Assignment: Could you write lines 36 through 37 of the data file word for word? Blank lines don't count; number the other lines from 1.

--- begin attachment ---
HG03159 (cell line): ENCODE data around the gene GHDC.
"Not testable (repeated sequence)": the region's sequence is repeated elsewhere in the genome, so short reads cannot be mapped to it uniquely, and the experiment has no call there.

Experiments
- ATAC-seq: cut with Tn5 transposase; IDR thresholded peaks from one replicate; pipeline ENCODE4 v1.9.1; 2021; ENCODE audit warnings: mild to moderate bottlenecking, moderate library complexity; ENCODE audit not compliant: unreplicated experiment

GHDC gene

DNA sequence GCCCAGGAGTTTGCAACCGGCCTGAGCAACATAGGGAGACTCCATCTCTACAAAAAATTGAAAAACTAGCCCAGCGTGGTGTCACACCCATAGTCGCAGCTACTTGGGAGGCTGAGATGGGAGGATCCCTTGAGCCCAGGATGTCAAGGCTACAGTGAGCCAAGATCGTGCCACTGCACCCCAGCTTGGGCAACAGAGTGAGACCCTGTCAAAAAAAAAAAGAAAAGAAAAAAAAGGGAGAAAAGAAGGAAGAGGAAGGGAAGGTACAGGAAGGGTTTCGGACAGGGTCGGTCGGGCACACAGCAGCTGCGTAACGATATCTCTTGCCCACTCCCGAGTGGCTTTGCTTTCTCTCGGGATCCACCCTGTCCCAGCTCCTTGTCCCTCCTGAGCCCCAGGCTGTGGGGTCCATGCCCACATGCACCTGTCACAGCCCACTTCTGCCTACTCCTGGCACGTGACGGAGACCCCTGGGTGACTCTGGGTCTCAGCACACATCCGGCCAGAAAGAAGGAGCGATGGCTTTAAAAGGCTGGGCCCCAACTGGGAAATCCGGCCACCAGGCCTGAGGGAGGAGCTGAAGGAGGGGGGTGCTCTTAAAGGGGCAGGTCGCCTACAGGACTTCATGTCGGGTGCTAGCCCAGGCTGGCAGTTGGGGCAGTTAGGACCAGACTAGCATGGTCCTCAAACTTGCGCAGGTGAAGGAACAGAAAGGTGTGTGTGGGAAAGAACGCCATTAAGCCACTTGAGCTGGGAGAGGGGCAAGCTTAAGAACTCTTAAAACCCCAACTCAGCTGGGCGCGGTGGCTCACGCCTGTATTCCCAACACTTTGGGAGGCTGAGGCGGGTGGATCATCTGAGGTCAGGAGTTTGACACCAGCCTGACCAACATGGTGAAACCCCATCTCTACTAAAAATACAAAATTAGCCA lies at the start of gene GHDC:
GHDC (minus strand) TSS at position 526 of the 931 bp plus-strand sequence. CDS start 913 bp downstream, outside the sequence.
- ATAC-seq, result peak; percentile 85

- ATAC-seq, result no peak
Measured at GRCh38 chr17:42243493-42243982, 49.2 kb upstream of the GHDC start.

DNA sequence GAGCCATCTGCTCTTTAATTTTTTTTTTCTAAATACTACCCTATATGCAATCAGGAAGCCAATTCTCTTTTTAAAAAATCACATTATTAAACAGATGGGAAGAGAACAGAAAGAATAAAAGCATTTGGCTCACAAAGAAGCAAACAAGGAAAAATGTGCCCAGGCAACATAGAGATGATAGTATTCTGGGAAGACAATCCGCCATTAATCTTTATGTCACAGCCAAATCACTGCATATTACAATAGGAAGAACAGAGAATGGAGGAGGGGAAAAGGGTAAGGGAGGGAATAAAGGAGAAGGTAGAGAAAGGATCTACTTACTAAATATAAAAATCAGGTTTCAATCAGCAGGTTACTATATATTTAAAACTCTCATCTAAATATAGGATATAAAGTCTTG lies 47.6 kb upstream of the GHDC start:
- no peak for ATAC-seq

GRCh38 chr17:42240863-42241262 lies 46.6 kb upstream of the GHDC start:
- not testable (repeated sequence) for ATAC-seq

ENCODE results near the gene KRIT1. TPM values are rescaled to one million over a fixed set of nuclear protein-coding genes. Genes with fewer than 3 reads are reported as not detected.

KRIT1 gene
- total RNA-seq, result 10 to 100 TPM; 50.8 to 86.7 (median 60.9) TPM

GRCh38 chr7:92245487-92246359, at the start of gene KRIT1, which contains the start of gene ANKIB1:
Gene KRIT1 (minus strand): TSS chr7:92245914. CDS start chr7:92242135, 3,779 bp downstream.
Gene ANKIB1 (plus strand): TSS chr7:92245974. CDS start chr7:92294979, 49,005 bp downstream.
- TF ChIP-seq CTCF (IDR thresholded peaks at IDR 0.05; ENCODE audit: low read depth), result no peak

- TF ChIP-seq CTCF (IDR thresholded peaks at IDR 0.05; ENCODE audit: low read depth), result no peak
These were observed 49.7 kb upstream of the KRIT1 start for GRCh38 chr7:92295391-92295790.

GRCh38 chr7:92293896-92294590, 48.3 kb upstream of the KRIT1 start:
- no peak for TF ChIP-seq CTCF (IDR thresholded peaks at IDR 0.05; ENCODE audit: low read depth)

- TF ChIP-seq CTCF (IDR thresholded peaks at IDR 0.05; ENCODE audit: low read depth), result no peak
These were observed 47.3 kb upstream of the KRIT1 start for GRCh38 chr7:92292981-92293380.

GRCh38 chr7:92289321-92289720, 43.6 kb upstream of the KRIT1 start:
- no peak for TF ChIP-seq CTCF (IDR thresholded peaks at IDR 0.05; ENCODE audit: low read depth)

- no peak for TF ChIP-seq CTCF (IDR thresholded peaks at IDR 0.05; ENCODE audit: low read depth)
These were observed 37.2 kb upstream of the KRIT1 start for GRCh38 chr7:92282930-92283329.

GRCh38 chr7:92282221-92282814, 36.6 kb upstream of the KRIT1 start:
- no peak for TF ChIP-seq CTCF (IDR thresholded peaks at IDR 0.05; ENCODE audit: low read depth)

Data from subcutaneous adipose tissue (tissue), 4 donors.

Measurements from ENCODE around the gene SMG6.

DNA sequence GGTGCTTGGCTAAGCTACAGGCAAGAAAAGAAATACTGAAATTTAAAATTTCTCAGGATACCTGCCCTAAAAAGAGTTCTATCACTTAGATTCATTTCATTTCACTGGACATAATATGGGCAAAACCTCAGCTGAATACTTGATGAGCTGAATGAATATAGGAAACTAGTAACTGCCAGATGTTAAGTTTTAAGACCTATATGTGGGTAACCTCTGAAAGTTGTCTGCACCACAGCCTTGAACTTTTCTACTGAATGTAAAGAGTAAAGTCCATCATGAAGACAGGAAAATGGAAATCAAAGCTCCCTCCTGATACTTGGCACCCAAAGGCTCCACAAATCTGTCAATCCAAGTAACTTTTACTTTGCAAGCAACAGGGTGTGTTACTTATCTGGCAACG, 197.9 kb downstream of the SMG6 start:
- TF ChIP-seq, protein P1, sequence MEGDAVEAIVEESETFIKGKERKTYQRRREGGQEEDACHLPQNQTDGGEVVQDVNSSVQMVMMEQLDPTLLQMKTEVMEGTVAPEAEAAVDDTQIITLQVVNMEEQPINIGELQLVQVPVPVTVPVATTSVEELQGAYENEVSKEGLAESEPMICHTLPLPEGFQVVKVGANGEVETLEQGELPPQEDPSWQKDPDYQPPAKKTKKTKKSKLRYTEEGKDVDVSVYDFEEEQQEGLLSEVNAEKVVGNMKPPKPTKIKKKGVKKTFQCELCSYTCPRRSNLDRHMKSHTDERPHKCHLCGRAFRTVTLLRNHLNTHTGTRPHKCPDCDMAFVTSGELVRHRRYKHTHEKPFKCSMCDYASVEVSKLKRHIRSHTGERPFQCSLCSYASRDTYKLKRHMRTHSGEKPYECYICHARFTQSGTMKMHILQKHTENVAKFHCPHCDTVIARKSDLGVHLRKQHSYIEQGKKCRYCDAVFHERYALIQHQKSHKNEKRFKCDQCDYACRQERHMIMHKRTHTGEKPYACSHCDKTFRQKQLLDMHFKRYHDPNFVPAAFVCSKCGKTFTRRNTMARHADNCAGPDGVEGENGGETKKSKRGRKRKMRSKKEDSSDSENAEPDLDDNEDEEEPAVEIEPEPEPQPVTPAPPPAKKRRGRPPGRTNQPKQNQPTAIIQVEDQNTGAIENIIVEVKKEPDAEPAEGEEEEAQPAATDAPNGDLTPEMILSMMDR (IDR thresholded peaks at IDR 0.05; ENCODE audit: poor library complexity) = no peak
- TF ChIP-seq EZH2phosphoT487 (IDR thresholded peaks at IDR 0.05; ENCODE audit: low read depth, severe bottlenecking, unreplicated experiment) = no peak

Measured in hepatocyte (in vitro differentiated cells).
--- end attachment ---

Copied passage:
DNA sequence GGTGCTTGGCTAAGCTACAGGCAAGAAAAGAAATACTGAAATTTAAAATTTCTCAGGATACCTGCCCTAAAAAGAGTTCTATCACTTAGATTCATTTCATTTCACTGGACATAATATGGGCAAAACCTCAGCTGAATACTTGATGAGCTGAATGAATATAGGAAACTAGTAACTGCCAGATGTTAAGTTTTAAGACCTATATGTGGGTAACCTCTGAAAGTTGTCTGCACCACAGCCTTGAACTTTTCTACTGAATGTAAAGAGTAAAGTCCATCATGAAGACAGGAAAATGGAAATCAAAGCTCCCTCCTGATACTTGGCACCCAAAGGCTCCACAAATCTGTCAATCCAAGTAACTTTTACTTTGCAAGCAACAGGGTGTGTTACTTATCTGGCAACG, 197.9 kb downstream of the SMG6 start:
- TF ChIP-seq, protein P1, sequence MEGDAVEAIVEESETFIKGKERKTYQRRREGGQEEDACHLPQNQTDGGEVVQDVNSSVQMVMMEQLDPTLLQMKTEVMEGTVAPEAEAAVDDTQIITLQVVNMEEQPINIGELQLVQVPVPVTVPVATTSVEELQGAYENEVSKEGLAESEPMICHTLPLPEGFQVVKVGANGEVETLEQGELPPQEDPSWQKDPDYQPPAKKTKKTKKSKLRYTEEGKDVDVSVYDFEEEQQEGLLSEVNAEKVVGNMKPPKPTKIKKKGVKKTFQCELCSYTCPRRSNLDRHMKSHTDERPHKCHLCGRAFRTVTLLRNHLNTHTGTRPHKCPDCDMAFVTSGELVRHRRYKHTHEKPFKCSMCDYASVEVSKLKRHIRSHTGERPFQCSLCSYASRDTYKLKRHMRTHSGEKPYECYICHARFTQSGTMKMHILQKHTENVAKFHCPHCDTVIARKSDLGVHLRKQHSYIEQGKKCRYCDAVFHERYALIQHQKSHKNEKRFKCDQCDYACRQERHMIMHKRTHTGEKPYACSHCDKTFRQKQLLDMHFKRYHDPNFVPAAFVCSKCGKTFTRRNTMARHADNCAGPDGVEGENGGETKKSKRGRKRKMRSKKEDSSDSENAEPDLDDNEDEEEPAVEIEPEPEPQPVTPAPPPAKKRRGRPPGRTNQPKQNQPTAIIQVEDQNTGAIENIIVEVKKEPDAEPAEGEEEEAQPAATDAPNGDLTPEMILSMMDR (IDR thresholded peaks at IDR 0.05; ENCODE audit: poor library complexity) = no peak